A Louis Vuitton store in Hong Kong. (File photo/CNS)
The love-hate relationship that wealthy Chinese consumers have with "made in China" luxury products has created huge profit-making opportunities for international suppliers of expensive luxury products, which are now directly manufacturing and marketing their products in the country. But some analysts say the practice could land these foreign firms in trouble, including possible accusations of tax evasion.
Industry analysts believe China will soon become the world's largest market for luxury goods. Yet many of the country's wealthy still make massive purchases of foreign goods while on trips overseas in order to save on customs duties.
Market surveys show that Chinese consumers are both willing and able to pay for pricey items. But one shows that they are also disdainful of products carrying "made in China" labels, regardless of brand or authenticity. Up to 86% of those surveyed said they would "definitely not" purchase such items when traveling abroad. While abroad, they say, there is no reason to spend high costs on products made at home, reported the Beijing Business Daily.
But almost all top international brands have already set up manufacturing operations in China. LVMH, which produces Louis Vuitton products, established a production center in China five years ago. Other brands — including Armani, Gucci and Prada — are also churning out large volumes of their products at plants in the country's eastern coastal provinces.
The multinationals are known to use bonded warehouses — duty-free zones — to apply impressive labels such as "made in Italy" or "made in France," despite the goods having been produced in China.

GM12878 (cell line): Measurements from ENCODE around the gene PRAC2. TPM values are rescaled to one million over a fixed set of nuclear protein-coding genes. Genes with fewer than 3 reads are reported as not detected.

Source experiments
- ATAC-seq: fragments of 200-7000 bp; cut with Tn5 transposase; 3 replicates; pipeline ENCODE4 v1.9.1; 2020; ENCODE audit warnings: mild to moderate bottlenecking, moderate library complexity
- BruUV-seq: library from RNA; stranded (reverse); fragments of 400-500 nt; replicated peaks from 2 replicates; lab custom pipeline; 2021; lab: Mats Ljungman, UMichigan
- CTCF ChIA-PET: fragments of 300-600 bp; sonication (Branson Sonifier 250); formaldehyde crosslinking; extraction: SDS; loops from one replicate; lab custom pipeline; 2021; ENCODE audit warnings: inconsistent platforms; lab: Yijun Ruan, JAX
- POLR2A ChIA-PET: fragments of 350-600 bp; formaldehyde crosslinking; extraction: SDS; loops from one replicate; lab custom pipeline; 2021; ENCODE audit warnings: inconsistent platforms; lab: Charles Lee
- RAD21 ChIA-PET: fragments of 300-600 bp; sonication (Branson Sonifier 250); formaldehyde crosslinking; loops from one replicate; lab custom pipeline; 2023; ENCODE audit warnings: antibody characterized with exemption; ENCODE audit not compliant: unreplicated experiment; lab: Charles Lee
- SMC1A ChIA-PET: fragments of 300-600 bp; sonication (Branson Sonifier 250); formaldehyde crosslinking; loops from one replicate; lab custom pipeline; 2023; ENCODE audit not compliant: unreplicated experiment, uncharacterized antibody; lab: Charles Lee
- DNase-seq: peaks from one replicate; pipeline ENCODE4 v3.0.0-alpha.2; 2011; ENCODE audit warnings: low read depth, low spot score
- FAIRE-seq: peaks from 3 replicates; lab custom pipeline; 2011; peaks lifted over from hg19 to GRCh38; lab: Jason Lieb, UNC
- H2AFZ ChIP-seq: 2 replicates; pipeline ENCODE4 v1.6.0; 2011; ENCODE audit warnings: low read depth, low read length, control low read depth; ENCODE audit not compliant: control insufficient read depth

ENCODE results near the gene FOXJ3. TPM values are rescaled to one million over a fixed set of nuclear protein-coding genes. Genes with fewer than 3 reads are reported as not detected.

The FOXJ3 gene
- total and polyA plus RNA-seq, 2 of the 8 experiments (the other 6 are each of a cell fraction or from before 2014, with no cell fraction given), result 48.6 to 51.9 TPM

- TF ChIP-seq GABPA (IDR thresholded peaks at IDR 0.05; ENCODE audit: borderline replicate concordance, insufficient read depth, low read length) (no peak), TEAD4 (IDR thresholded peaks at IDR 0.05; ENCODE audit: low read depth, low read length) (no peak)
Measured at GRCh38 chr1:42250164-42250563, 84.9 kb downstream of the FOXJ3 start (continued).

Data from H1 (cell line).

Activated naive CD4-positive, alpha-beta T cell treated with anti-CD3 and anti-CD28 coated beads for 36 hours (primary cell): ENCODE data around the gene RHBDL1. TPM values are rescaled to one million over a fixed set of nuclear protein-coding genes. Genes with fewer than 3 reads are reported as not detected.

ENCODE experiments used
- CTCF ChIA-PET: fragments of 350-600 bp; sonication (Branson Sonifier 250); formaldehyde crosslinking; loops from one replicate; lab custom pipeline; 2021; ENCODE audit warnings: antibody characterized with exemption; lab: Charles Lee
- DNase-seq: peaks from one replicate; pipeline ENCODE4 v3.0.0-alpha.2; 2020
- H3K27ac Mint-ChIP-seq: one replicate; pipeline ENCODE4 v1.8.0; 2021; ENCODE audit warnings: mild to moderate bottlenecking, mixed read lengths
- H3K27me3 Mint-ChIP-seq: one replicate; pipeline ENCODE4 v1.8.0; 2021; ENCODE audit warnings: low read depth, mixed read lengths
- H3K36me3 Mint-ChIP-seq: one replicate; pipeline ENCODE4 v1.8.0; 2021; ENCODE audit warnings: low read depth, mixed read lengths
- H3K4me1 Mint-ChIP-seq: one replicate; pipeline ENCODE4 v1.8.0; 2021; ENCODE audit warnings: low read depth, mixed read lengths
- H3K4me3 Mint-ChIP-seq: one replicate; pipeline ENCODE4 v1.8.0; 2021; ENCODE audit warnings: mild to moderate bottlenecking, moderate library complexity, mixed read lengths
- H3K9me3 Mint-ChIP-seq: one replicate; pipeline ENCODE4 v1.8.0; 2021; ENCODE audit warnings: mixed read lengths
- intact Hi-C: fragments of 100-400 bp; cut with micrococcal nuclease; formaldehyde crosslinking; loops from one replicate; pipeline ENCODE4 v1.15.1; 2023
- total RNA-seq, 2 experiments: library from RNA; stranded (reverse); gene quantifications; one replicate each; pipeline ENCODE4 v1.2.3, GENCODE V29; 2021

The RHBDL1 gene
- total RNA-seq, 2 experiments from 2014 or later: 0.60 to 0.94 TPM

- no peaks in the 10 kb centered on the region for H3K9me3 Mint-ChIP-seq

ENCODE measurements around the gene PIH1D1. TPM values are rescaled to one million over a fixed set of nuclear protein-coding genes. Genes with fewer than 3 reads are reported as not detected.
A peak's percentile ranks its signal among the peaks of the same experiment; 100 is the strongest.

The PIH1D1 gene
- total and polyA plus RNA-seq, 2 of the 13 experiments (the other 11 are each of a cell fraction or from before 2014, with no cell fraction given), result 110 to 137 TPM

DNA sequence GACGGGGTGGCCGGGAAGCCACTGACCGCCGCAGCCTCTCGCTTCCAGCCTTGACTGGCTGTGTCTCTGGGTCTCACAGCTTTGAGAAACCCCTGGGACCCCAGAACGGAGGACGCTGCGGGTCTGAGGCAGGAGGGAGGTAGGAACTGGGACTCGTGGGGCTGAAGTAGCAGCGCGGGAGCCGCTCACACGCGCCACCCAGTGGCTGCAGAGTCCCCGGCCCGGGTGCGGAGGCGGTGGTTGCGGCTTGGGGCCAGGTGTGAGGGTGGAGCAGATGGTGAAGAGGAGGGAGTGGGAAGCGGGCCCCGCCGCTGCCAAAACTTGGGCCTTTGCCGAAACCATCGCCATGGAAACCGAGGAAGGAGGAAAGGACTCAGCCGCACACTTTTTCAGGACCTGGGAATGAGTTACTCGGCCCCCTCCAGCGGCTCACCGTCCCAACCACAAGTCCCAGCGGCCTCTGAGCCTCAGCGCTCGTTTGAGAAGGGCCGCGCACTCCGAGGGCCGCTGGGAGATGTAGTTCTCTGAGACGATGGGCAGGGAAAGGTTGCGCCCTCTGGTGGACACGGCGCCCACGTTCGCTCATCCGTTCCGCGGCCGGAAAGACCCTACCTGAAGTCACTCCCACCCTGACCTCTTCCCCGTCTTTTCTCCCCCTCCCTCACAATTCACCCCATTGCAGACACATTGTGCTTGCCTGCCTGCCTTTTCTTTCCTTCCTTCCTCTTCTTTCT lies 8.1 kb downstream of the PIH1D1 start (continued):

Regulations stipulate that in order to have such labels, partially processed products must be shipped abroad for the final phase of production. But these products will have the added costs of Chinese customs duties and shipping. There are also rules prohibiting sales of foreign products made at bonded warehouses in the domestic Chinese market. These rules have often been neglected, say industry analysts.
Domestic luxury goods suppliers in China say that these practices are unfair. Officials are now viewing the practice as a form of tax evasion subject to criminal penalties.
Some foreign firms ship products to nearby Hong Kong and then haul them back to the mainland market in order to evade taxes, say sources. Many simply park the finished goods at their bonded warehouses for a few days before finding ways to sell them as "foreign-made" to meet the huge market demand.
Many consumers are willing to pay comparatively high prices for these luxury goods, so long as they don't know (or choose to ignore) that the products are actually made in China.
Analysts say that in addition to violating customs tax rules, the practice will suffocate Chinese luxury goods suppliers and distort economic data, most obviously import and export figures.